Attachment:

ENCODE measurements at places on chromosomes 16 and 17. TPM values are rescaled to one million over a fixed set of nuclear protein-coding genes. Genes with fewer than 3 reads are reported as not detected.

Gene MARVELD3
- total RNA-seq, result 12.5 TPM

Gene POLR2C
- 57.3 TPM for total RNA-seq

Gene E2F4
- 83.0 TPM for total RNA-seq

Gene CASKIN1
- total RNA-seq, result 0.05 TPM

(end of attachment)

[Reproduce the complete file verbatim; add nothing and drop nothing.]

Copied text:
ENCODE measurements at places on chromosomes 16 and 17. TPM values are rescaled to one million over a fixed set of nuclear protein-coding genes. Genes with fewer than 3 reads are reported as not detected.

Gene MARVELD3
- total RNA-seq, result 12.5 TPM

Gene POLR2C
- 57.3 TPM for total RNA-seq

Gene E2F4
- 83.0 TPM for total RNA-seq

Gene CASKIN1
- total RNA-seq, result 0.05 TPM